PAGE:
Tools for Working with Categorical Variables (Factors)

Helpers for reordering factor levels (including moving specified levels to front, ordering by first appearance, reversing, and randomly shuffling), and tools for modifying factor levels (including collapsing rare levels into other, 'anonymising', and manually 'recoding').

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R uses factors to handle categorical variables, variables that have a fixed and known set of possible values. Historically, factors were much easier to work with than character vectors, so many base R functions automatically convert character vectors to factors. (For more historical context, I recommend stringsAsFactors: An unauthorized biography by Roger Peng, and stringsAsFactors = <sigh> by Thomas Lumley.) These days, making factors automatically is no longer so helpful, so packages in the tidyverse never create them automatically.

However, factors are still useful when you have true categorical data, and when you want to override the ordering of character vectors to improve display. The goal of the forcats package is to provide a suite of useful tools that solve common problems with factors. If you're not familiar with strings, the best place to start is the chapter on factors in R for Data Science.


# Alternatively, install just forcats:
# Or the the development version from GitHub:
# install.packages("devtools")

Getting started

forcats is not part of the core tidyverse, so you need to load it explicitly:


Factors are used to describe categorical variables with a fixed and known set of levels. You can create factors with the base factor() or readr::parse_factor():

x1 <- c("Dec", "Apr", "Jan", "Mar")
month_levels <- c(
  "Jan", "Feb", "Mar", "Apr", "May", "Jun", 
  "Jul", "Aug", "Sep", "Oct", "Nov", "Dec"
factor(x1, month_levels)
#> [1] Dec Apr Jan Mar
#> Levels: Jan Feb Mar Apr May Jun Jul Aug Sep Oct Nov Dec
parse_factor(x1, month_levels)
#> [1] Dec Apr Jan Mar
#> Levels: Jan Feb Mar Apr May Jun Jul Aug Sep Oct Nov Dec

The advantage of parse_factor() is that it will generate a warning if values of x are not valid levels:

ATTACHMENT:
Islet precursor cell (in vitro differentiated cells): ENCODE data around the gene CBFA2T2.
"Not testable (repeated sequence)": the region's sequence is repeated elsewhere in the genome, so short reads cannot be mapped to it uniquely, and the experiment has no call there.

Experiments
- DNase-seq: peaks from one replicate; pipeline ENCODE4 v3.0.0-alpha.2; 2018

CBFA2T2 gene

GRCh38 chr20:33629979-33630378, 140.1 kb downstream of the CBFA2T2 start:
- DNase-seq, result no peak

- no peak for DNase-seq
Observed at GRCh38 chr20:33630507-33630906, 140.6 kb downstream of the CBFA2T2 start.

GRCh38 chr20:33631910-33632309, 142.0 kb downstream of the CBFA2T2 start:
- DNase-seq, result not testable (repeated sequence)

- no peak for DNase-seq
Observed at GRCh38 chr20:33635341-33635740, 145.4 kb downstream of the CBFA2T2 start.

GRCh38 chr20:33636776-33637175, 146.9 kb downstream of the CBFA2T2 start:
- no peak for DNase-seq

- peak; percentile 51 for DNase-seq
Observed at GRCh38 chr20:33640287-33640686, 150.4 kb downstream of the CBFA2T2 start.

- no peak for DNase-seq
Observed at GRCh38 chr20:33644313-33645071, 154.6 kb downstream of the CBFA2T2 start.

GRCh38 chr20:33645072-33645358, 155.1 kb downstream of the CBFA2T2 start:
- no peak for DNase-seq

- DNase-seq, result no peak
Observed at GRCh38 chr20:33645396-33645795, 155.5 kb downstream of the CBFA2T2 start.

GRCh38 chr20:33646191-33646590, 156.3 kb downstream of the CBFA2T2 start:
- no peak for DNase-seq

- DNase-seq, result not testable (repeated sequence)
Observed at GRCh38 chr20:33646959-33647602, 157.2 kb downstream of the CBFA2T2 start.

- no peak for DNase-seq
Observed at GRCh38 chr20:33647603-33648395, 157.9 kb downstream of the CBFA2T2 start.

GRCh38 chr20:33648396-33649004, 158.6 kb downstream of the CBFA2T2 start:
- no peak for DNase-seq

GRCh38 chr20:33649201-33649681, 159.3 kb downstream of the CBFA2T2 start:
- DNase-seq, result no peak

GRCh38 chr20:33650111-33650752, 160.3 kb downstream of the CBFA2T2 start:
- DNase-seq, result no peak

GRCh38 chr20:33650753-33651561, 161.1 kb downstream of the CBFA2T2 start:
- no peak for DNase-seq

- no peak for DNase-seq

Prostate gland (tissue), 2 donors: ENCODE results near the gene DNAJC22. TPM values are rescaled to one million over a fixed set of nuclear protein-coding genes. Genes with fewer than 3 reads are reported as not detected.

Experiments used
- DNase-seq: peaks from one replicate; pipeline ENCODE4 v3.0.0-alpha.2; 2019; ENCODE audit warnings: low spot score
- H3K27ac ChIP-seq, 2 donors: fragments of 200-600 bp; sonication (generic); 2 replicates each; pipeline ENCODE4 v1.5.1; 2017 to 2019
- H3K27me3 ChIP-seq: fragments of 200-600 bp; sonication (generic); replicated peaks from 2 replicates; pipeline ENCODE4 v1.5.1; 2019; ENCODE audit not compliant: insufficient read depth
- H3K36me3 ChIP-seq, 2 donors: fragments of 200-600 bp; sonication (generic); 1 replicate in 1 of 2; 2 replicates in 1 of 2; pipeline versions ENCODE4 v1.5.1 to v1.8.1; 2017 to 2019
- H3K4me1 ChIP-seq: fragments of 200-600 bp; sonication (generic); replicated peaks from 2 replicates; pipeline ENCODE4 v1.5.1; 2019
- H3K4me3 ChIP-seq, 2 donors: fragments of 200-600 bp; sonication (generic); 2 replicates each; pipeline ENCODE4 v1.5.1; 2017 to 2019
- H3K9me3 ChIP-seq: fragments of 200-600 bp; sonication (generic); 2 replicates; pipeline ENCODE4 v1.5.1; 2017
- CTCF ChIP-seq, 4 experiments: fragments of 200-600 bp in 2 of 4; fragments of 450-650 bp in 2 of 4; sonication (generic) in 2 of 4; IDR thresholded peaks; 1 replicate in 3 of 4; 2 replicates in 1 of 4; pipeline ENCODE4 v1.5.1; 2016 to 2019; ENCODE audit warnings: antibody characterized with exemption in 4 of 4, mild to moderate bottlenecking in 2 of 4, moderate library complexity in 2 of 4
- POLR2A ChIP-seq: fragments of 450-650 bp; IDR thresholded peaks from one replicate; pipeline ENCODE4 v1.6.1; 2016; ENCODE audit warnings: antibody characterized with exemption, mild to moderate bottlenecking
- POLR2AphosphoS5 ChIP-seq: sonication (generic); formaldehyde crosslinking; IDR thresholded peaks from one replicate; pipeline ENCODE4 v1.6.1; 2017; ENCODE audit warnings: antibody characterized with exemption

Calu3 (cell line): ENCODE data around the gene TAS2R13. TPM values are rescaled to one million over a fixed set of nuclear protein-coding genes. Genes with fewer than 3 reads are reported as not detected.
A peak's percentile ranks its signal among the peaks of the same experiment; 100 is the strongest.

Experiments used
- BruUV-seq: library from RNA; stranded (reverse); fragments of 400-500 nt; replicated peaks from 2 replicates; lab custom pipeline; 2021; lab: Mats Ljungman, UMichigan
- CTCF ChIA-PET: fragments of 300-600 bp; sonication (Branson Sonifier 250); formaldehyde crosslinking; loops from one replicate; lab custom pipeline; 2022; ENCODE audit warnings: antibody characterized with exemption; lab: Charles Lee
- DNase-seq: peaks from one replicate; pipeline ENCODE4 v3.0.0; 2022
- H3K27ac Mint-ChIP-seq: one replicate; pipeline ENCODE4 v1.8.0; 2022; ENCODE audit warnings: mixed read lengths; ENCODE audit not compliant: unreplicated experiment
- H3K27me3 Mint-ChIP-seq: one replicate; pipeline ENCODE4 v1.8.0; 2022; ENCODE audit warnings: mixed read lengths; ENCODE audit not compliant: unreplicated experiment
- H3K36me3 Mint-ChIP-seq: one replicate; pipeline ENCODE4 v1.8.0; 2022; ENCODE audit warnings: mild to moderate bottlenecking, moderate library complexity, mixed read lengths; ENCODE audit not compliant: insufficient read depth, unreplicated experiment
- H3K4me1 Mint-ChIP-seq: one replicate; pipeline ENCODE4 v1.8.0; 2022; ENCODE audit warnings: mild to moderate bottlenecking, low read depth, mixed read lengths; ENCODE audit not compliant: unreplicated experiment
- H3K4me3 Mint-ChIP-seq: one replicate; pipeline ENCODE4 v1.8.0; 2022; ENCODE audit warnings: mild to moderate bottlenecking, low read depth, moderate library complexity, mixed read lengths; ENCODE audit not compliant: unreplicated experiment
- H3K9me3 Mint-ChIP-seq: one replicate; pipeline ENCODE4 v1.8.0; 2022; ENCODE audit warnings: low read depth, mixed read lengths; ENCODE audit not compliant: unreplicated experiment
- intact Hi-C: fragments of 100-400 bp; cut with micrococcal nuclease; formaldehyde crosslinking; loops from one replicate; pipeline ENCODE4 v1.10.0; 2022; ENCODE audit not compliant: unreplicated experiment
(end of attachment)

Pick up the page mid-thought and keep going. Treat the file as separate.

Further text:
x2 <- c("Dec", "Apr", "Jam", "Mar")
factor(x2, month_levels)
#> [1] Dec  Apr  <NA> Mar 
#> Levels: Jan Feb Mar Apr May Jun Jul Aug Sep Oct Nov Dec
parse_factor(x2, month_levels)
#> Warning: 1 parsing failure.
#> row col           expected actual
#>   3  -- value in level set    Jam
#> [1] Dec  Apr  <NA> Mar 
#> attr(,"problems")
#> # A tibble: 1 × 4
#>     row   col           expected actual
#>   <int> <int>              <chr>  <chr>
#> 1     3    NA value in level set    Jam
#> Levels: Jan Feb Mar Apr May Jun Jul Aug Sep Oct Nov Dec

Once you have the factor, forcats provides helpers for solving common problems.


forcats 0.2.0

New functions

  • as_factor() which works like as.factor() but orders levels by appearance to avoid differences between locales (#39).

  • fct_other() makes it easier to convert selected levels to "other" (#40)

  • fct_relabel() allows programmatic relabeling of levels (#50, @krlmlr).

Minor improvements and bug fixes

  • fct_c() can take either a list of factors or individual factors (#42).

  • fct_drop() gains only argument to restrict which levels are dropped (#69) and no longer adds NA level if not present (#52).

  • fct_recode() is now checks that each new value is of length 1 (#56).

  • fct_relevel() gains after argument so you can also move levels to the end (or any other position you like) (#29).

  • lvls_reorder(), fct_inorder(), and fct_infreq() gain an ordered argument, allowing you to override the existing "ordered" status (#54).

forcats 0.1.1

  • Minor fixes for R CMD check

  • Add package docs

Reference manual

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